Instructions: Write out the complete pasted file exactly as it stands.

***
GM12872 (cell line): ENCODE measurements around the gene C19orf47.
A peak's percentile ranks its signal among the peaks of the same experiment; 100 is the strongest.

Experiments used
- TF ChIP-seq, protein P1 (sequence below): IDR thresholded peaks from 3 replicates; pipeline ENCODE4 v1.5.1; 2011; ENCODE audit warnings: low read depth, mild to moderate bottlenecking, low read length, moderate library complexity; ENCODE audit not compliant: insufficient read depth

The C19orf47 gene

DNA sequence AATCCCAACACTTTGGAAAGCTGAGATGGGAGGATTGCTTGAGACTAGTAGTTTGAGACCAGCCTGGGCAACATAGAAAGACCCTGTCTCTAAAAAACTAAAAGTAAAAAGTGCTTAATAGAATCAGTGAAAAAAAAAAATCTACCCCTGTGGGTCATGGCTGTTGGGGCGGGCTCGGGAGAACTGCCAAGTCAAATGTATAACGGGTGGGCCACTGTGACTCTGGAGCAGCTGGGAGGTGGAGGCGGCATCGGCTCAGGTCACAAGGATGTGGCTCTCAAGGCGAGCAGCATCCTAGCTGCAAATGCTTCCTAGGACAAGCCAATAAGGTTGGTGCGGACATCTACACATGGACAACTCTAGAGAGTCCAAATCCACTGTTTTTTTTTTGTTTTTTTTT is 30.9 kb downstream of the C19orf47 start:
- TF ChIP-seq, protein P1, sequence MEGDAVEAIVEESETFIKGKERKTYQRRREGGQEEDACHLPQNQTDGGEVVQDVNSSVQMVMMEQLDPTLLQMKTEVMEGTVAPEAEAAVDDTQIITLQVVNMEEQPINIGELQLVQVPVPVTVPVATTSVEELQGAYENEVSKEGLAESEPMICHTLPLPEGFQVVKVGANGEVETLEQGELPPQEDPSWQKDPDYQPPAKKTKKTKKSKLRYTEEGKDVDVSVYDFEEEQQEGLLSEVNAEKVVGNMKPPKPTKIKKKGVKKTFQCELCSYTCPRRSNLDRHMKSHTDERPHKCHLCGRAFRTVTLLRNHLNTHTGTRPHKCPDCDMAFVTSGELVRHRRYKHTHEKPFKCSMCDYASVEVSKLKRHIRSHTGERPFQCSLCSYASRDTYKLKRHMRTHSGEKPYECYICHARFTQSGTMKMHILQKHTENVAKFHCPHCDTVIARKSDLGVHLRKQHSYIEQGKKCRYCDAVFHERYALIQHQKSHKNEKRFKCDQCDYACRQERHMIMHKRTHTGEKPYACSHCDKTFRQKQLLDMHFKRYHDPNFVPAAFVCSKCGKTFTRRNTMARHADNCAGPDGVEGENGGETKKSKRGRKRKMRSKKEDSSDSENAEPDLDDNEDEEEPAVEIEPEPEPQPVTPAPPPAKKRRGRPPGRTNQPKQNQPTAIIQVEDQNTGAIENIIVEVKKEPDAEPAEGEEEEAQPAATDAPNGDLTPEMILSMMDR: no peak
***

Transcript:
GM12872 (cell line): ENCODE measurements around the gene C19orf47.
A peak's percentile ranks its signal among the peaks of the same experiment; 100 is the strongest.

Experiments used
- TF ChIP-seq, protein P1 (sequence below): IDR thresholded peaks from 3 replicates; pipeline ENCODE4 v1.5.1; 2011; ENCODE audit warnings: low read depth, mild to moderate bottlenecking, low read length, moderate library complexity; ENCODE audit not compliant: insufficient read depth

The C19orf47 gene

DNA sequence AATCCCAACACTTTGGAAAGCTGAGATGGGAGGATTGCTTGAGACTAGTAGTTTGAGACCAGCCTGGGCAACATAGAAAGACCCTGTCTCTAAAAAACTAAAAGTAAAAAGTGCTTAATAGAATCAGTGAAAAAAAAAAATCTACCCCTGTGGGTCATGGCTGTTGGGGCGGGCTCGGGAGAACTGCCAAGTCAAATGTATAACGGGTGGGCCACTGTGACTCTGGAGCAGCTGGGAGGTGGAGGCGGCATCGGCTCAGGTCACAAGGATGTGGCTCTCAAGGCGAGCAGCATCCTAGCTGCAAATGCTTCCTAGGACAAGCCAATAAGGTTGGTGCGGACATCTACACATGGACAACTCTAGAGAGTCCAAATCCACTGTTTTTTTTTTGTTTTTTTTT is 30.9 kb downstream of the C19orf47 start:
- TF ChIP-seq, protein P1, sequence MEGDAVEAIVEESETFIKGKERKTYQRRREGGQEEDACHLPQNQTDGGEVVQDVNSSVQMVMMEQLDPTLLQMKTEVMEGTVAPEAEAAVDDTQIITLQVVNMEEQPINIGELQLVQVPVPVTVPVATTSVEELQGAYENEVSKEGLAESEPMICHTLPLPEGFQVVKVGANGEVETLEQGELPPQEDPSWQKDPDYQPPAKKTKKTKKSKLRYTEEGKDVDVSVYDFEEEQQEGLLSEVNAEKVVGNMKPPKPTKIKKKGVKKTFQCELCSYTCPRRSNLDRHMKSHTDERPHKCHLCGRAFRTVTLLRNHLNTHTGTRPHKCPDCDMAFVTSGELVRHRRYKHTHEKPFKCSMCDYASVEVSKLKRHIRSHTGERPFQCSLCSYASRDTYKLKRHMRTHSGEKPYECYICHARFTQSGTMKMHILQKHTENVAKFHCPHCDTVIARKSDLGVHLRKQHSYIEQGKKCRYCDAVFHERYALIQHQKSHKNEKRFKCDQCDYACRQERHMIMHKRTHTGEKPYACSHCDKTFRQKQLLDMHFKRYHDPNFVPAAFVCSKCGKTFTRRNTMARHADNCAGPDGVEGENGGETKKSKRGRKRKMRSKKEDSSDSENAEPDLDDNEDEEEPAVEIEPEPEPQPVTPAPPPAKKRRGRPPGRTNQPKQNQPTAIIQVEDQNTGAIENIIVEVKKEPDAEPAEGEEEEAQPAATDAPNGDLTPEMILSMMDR: no peak